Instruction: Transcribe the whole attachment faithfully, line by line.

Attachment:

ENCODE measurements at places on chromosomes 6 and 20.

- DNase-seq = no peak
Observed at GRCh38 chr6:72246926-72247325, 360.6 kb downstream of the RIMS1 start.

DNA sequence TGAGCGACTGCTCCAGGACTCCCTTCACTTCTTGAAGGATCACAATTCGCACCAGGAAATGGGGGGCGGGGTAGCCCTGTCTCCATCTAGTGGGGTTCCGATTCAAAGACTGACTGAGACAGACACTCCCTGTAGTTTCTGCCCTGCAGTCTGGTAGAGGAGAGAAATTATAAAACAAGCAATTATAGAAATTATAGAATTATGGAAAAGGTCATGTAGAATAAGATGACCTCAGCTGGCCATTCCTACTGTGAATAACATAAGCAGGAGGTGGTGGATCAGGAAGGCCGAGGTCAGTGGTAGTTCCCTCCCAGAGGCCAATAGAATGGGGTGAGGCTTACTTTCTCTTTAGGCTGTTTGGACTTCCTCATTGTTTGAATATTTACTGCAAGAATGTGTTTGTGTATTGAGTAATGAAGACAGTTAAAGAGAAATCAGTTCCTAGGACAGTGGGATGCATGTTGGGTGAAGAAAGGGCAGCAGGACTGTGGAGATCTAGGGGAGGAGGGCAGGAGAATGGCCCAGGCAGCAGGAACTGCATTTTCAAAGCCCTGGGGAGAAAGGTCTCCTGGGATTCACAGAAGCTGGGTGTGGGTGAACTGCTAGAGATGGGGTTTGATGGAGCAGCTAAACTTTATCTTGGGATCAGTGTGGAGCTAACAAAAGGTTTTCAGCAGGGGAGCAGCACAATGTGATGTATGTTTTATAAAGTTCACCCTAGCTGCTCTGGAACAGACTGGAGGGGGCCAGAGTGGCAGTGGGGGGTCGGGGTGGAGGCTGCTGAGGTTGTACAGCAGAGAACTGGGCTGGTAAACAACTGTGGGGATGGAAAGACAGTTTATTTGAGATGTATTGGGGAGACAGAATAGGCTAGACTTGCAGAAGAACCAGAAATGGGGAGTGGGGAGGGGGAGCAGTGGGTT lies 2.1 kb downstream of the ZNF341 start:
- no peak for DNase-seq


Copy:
ENCODE measurements at places on chromosomes 6 and 20.

- DNase-seq = no peak
Observed at GRCh38 chr6:72246926-72247325, 360.6 kb downstream of the RIMS1 start.

DNA sequence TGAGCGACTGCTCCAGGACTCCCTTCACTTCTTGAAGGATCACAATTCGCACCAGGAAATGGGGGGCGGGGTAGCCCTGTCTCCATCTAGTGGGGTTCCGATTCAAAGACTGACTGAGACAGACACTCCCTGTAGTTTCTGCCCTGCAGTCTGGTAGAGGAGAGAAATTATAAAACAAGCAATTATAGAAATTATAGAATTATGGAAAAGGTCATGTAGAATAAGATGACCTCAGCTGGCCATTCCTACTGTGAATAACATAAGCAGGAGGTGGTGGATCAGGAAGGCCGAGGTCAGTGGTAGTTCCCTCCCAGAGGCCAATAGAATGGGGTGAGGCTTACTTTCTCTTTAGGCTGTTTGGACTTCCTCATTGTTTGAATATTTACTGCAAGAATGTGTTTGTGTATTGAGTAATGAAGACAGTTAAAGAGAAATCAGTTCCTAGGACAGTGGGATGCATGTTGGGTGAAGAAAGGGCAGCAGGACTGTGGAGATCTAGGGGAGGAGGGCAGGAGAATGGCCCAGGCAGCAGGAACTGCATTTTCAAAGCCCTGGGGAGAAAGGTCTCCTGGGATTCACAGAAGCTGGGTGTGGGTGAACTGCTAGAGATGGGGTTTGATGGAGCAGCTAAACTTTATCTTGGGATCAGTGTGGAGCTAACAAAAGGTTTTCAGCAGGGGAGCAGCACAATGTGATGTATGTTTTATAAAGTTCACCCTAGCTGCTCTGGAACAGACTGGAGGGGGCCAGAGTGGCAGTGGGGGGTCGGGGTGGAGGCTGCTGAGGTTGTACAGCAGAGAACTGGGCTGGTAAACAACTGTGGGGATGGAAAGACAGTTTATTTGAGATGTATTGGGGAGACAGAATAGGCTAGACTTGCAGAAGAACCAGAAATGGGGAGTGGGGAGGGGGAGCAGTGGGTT lies 2.1 kb downstream of the ZNF341 start:
- no peak for DNase-seq